The Hispanic vote in presidential elections

A reader provided me with several useful comments on my post regarding the Republican share of the Hispanic vote in presidential elections since 1980. First, he says that the figure I used for George W. Bush’s share in 2004 — 43 percent — is an outlier:

In 2004, NEP (National Exit Poll) reported 44% for Bush, the highest of all ten polls. That result was widely and immediately challenged. Pew Research and NBC News independently checked NEP’s calculations. [Both] independently agreed that NEP’s result should have been 40%. Of the other nine national polls, only [one] came in over 40%. . . .The other eight polls ranged between 32% and 38% for Bush.

Second, looking much further back than I did, our reader says that since 1960, the 2004 election is the ONLY time that Hispanics MIGHT have voted 40% for the GOP.

Third, he presents this distressing news:

Pew Hispanic Center published a remarkable – and completely unreported – research study in 2012. Pew’s conclusion? First generation Hispanics vote 80% for the Democrat Party. Fourth(!) generation Hispanics vote 60% for the Democrat Party.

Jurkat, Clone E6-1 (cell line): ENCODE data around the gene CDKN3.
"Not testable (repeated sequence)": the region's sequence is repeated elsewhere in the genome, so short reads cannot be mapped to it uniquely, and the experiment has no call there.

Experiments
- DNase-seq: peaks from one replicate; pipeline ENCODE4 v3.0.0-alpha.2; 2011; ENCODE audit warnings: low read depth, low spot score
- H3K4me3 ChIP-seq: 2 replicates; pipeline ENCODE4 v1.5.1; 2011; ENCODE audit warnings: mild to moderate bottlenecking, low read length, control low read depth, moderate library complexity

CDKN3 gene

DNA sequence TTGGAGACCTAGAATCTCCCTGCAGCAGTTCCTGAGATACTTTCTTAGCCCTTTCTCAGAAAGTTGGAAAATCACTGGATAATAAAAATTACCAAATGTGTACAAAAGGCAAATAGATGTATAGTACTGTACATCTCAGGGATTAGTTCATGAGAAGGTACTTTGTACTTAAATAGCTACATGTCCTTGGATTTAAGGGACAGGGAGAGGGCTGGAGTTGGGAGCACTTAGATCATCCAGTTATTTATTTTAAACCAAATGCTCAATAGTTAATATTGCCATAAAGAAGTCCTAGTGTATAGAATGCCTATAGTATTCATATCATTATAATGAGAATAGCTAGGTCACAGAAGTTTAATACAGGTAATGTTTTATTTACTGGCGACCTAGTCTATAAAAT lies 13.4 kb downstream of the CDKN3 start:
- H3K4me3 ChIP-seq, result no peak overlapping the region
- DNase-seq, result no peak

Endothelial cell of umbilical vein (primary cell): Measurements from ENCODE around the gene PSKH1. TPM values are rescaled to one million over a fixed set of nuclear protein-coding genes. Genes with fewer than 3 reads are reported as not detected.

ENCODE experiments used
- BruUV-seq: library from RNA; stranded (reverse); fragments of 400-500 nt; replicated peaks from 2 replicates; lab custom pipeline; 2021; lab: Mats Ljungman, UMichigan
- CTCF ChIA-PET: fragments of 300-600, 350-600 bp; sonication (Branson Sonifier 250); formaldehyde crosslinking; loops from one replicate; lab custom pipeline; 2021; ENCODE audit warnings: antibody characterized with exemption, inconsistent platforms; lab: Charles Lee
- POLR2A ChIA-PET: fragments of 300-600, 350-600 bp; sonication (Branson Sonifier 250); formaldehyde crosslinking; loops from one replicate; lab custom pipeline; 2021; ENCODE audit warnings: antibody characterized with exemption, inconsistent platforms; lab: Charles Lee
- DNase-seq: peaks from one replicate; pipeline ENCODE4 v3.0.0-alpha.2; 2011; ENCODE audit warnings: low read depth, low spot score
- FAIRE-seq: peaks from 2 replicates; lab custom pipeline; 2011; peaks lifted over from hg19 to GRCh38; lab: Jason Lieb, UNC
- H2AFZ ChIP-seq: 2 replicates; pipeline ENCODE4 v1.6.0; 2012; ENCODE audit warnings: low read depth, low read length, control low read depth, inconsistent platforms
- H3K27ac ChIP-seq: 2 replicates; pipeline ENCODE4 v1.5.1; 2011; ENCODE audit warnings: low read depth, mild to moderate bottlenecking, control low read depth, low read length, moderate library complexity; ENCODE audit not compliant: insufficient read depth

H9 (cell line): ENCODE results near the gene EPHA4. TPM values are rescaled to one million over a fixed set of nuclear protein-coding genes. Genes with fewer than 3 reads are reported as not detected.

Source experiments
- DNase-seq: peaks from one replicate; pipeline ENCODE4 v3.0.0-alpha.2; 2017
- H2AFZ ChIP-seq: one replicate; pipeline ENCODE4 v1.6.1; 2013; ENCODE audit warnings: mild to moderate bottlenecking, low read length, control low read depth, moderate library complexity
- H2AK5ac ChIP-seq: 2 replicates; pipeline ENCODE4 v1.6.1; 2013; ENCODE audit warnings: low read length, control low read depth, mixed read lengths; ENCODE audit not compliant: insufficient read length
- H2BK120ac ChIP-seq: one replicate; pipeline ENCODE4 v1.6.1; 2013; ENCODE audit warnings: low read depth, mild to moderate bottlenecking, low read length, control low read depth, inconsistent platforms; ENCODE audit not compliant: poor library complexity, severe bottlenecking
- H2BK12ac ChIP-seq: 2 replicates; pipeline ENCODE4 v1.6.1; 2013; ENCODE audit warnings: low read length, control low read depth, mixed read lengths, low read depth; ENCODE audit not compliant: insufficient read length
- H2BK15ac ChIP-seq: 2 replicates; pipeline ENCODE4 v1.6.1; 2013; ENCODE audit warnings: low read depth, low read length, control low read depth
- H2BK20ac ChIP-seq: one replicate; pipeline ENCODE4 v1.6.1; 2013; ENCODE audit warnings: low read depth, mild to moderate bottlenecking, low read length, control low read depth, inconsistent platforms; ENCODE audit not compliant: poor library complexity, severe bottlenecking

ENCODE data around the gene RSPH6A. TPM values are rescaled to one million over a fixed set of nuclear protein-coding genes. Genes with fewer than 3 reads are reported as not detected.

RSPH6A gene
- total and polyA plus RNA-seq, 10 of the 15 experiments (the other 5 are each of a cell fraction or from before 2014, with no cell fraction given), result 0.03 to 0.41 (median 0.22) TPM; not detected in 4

Unskilled and low-skilled immigrants are, and always have been, natural constituents of the Democrats. And their more highly skilled, and even affluent, descendants tend to remain Democrats. Heck, fourth generation Jewish Americans vote even more heavily for Democrats than fourth generation Hispanics.

Republicans are deluding themselves when they attribute Hispanic voting patterns to the issue of immigration — the numbers don’t support that argument. They are also deluding themselves when they claim that the Hispanic population that has voted so overwhelmingly Democratic for decades can be won over in the foreseeable future by a Republican Party that favors limited government.